KINGSTON, NY - Ulster County Executive Jen Metzger sent a letter to the New York State Public Service Commission (PSC), calling on the Commission to hold Fortis/Central Hudson shareholders financially responsible for the company’s damaging business practices, which have harmed thousands of Ulster County residents. In the letter, County Executive Metzger called for planned debt relief for moderate-income customers and small businesses relief to be funded entirely by shareholders, with no costs passed on to already overburdened ratepayers suffering from the company’s billing fiasco.
On June 16, 2022 the Public Service Commission authorized a statewide program to assist customers struggling with unpaid utility bills due to economic hardship caused by the pandemic. The arrears program was broken into two phases, with low-income customers participating in an existing utility Energy Assistance Program–the most vulnerable of utility customers–to be prioritized for utility debt relief in Phase 1. Phase 2, which is being hammered out now, would extend forgiveness to moderate-income households and small businesses who also struggle with significant arrears. The question of who funds these arrears–the utility shareholders, ratepayers, or a combination of the two–has not yet been decided.
In her letter to the PSC, Ulster County Executive Jen Metzger wrote: “At the same time that our residents and small businesses continue to be burdened by crushing utility and energy costs and a broken utility billing system, Fortis/Central Hudson shareholders have enjoyed uninterrupted profits and increasing dividends. The only fair and reasonable path forward is to assign shareholders the responsibility for the cost of Phase 2 relief measures.”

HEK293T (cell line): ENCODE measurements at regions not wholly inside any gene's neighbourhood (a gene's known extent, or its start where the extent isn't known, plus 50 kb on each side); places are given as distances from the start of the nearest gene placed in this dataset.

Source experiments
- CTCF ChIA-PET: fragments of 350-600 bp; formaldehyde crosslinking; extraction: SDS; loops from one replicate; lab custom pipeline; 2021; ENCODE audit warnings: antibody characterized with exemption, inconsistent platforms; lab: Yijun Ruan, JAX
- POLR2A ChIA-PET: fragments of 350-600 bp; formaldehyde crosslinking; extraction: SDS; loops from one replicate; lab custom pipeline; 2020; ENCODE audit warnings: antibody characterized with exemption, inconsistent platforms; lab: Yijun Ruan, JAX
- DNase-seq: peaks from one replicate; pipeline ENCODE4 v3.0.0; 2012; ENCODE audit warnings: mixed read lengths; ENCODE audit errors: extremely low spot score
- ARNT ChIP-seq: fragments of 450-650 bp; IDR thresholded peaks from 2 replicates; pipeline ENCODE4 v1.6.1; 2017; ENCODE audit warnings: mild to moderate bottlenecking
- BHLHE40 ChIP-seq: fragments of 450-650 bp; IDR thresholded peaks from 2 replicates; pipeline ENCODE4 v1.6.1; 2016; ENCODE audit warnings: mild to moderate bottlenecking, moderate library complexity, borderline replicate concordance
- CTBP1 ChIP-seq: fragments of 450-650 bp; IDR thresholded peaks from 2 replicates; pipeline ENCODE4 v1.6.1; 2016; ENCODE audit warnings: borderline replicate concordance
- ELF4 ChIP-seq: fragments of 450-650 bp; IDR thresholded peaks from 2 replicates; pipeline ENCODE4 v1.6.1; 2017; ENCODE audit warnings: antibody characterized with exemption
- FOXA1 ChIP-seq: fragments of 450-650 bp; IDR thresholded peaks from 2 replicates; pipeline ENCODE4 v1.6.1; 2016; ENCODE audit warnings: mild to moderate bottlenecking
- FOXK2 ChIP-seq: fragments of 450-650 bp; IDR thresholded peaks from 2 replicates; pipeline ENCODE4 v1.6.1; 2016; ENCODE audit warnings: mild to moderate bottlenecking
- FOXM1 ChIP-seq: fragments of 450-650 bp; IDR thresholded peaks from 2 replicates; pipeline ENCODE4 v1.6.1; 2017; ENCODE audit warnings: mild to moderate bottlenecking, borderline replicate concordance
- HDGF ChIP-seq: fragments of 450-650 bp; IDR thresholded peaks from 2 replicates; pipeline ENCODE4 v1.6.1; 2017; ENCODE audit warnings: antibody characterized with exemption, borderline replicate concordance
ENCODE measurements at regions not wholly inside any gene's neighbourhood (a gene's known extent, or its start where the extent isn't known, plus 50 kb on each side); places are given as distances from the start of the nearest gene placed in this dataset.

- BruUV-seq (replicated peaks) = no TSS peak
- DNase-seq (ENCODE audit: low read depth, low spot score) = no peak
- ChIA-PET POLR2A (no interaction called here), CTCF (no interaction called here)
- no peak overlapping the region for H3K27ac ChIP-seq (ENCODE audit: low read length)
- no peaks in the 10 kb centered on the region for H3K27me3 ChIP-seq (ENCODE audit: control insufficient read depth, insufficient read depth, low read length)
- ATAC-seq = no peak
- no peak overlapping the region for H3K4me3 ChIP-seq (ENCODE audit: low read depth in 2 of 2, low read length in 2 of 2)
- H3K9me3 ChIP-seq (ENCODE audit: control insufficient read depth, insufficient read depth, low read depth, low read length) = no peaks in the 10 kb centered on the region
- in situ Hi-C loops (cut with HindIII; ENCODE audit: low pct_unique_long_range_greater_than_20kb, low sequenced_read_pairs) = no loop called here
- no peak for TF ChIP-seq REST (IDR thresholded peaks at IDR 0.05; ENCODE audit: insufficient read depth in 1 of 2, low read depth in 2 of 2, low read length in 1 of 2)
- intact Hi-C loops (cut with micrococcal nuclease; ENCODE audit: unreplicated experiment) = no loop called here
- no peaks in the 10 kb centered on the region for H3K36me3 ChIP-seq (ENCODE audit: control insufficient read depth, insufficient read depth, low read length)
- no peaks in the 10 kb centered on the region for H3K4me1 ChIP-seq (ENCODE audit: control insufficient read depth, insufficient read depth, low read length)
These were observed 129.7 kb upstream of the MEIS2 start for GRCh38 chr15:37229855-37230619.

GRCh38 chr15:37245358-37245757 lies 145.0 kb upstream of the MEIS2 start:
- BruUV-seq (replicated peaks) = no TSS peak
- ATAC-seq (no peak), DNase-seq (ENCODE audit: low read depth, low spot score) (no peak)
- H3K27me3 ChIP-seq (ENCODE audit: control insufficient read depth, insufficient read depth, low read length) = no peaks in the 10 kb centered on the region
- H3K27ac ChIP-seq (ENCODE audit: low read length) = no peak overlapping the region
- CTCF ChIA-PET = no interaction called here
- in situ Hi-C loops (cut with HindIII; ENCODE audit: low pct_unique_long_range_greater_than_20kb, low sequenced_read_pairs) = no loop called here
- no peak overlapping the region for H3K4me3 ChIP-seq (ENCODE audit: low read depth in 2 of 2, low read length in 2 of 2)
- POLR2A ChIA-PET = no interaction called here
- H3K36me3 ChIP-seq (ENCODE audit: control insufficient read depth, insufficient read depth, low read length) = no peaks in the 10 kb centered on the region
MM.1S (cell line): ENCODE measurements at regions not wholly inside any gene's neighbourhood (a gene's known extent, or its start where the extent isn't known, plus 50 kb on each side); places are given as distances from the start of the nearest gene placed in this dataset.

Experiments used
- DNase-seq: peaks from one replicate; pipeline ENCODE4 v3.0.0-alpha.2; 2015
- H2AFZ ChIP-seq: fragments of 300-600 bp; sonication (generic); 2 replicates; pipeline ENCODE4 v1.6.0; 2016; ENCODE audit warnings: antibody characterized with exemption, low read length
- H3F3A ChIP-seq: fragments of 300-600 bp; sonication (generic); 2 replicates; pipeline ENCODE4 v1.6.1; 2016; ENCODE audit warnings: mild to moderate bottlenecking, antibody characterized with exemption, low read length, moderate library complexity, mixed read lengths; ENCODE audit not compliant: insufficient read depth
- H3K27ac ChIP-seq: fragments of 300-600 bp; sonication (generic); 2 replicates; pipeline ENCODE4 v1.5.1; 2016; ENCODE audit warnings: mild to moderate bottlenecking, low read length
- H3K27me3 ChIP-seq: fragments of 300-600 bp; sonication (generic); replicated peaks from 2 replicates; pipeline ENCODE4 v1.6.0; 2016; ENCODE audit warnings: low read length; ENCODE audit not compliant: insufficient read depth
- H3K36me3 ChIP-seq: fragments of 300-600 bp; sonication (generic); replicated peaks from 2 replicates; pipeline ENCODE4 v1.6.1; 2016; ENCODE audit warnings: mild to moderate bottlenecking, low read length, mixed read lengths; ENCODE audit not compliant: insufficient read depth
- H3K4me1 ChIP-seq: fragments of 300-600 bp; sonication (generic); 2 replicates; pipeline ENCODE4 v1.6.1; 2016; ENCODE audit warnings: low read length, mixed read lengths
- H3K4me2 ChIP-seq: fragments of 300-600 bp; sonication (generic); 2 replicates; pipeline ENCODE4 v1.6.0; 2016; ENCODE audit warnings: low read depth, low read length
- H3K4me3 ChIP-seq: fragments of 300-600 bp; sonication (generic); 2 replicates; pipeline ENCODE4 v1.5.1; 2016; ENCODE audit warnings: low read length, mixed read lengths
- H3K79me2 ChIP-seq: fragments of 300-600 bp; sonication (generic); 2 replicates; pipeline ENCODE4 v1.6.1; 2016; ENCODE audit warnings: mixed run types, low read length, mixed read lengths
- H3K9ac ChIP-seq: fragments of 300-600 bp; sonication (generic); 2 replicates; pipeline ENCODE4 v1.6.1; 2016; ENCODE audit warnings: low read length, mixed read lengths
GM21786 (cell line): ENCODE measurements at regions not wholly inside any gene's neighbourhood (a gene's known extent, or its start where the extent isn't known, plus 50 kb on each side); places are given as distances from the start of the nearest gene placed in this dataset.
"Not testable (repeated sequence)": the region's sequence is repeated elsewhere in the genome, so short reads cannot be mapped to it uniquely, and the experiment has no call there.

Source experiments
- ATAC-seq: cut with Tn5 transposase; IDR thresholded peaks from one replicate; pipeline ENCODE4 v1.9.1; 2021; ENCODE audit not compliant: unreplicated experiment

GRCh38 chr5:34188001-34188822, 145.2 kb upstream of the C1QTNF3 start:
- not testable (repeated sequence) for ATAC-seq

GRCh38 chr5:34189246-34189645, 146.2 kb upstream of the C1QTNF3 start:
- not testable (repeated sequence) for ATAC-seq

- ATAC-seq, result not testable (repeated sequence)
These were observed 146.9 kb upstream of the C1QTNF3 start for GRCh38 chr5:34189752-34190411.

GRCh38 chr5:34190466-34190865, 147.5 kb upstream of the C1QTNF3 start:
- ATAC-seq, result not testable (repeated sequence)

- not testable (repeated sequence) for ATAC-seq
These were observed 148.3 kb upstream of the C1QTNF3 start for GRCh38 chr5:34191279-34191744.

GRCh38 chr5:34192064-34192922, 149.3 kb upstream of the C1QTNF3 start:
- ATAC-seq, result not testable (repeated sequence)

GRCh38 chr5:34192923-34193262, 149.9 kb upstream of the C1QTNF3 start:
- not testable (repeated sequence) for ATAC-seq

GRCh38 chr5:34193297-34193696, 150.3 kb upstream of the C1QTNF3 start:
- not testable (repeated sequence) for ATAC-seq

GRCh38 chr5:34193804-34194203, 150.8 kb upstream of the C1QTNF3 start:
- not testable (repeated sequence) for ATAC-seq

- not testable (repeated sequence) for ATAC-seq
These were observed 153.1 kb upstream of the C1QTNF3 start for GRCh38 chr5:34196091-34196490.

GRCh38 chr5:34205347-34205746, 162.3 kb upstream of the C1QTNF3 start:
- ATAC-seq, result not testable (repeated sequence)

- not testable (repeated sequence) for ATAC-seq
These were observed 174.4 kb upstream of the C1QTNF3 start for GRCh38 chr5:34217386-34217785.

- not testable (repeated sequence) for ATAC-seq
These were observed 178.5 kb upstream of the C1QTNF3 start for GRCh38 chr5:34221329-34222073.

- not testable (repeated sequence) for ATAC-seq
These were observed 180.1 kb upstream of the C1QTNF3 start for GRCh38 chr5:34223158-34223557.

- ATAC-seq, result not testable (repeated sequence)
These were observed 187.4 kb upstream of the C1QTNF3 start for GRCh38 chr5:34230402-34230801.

Phase 1 provided relief to low-income residents; however, the cost of the program was borne almost entirely by ratepayers, with Fortis/Central Hudson shareholders contributing only $200,000 while ratepayers will cover the remaining $3 million-plus of Phase 1 relief through a billing surcharge. On August 1st, 2022, Central Hudson added a surcharge of 0.5 percent onto customer bills, which will continue through July of 2023.
“I applaud the Commission for its implementation of Phase 1, which provided much-need relief for low-income residents, and very much support extending this relief to moderate-income households and small business customers in Phase 2;” wrote County Executive Metzger in the letter. “However, it is imperative that this relief be funded fairly and reasonably, and not increase the burden on utility customers already struggling with high energy costs.”
Central Hudson customers who have been impacted by the Company’s billing system errors may submit public comment through the online form at NYSDPS to aid the Public Service Commission’s continued investigation.